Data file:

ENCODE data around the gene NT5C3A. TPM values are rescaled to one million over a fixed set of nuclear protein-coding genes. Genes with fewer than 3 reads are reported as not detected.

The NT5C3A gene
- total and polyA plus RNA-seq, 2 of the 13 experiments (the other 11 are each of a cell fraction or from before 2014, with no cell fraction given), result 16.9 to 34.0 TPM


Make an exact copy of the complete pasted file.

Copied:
ENCODE data around the gene NT5C3A. TPM values are rescaled to one million over a fixed set of nuclear protein-coding genes. Genes with fewer than 3 reads are reported as not detected.

The NT5C3A gene
- total and polyA plus RNA-seq, 2 of the 13 experiments (the other 11 are each of a cell fraction or from before 2014, with no cell fraction given), result 16.9 to 34.0 TPM